Category Archives: Politics

Earth Day

One of my coworkers, whom I occasional refer to as the SuperRepublican, has some very dramatic viewpoints. And while I only rarely agree with his sometimes radical political exaggerations, he is a pretty hilarious guy and I consider him a close friend.

Knowing that he would most certainly scoff at our recent Earth Day, I asked the SuperRepublican how he celebrated the holiday.

His response: “I threw some dead batteries into the regular trash.”

Parking Ticket.

Man, I’m miffed.

I parked my car in New Haven today. The parking spot in question had a busted meter. Honestly, I didn’t think anything of it. In Boston you are allowed to park at broken meters without punishment. I presumed the same would be true of New Haven.

Turns out, this is not the case. I came back to find a ticket on my vehicle. I looked at said ticket and it said “parking violation. comments: broken meter” zwa?

Fun fact: In the City of New Haven, if a meter is broken that spot can no longer be used for parking.

Extra fun fact:
When it comes to parking in spots with broken meters…
Los Angeles, Houston, Denver, and Seattle = Tickets.
NY, Atlanta, Boston, Chicago, Pittsburgh, and D.C = No Tickets.

source 1, source 2, source 3

Unfortunately, I must concede that for New Haven, this is a decent rule. Parking meter vandalism to avoid fees is very likely a significant problem that any city has to deal with. In general I can see how this could warrant a rule like this one. Secondly, a single broken meter in an area of plenty of parking could result in a decrease in revenue if people purposefully parked in these spots – in my case, there were other spots available that I could have used. I think that’s what differentiates Boston from New Haven. In Boston, a lost space is a very big deal. In New Haven… eh. If the law is implemented correctly, one might be able to use this rule as a test for general availability of parking in a particular city.

Despite the admitted guilt and earned respect for an unknown law, I’m still bummed that I have to fork over $20.

Can Opener.

I suspect that the collapse of the United States (or humanity as we know it!) may very well have been predicted by my can opener. Or perhaps I should say can openers. We at the House of Rock have gone through 3 can openers in as many years. This seems ridiculous to me. It’s not that they are failing in sharpness and need to be sharpened, they are actually falling to pieces.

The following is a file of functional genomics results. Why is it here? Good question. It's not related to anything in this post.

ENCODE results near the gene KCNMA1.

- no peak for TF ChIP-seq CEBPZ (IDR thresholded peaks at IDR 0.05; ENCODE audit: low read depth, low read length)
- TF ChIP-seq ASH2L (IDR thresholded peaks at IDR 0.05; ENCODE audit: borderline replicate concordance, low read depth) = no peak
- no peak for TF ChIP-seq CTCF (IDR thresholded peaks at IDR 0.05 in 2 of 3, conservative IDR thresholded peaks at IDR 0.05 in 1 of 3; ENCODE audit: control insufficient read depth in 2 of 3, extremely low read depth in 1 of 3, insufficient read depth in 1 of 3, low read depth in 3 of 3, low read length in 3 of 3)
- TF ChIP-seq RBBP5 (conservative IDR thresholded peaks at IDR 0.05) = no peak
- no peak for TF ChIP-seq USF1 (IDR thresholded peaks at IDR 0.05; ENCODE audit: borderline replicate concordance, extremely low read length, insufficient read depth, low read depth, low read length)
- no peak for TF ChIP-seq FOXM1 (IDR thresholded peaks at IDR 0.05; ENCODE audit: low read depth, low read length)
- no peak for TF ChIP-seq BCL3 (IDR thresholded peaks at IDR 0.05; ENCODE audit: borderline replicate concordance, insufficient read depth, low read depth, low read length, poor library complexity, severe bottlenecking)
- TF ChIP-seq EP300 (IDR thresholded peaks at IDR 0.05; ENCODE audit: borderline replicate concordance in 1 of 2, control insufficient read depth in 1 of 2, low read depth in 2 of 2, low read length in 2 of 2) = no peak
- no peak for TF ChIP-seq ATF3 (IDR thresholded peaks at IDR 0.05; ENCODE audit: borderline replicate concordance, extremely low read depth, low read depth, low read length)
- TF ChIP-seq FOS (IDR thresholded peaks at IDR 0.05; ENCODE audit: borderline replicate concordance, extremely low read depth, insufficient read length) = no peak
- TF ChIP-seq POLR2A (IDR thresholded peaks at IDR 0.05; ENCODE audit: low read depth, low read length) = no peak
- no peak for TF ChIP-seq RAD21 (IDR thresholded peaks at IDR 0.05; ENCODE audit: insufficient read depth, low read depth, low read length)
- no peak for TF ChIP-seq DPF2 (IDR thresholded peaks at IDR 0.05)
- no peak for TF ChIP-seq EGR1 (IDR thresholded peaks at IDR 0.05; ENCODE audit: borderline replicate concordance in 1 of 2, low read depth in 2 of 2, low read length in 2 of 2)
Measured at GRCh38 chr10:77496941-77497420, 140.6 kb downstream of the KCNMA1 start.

Means of failure:
1. Squeeze failure: The gears seem have migrated apart. To get the thing to cut you have to pull the handles to the left and right before scissoring them together – the success rate of this maneuver is low.
2. Gear failure: The gear separated from the cutting tool so the gear will spin but the cutting tool won’t.
3. Complete failure: The blade and gearing fell off in a catastrophic explosion of parts.

There are two alarming things here. The first is the failure of seemingly quality goods. That third can opener on the list was a kitchen aid – a reputable brand! Has the need for low cost goods undermined our ability to provide a sustainable product? I remember Schenk was telling me about a dude whose environmental argument is not focused around the materials or methods used in production as much as around the physical life of the end product. Three can openers in three years is pathetic.

The second alarming thing here is that I didn’t spend time to fix any of these can openers. Instead, I just tossed them and went out to buy a new one. The ease and cheapness of buying and discarding goods discourages fixing them. I can’t imagine that this is a good thing for our sustainability.

A Simple Political Quiz

Give it a shot.

It’s simple as evidenced by my score of 11/12. Though the results page reports the average as closer to 50%. Special thanks to Theresa for seeing my error there. Average result is between 8 and 9 correct.

Take the test! Report your results! I suspect readers are smarter than the average.

Check the comments to see which one I got wrong.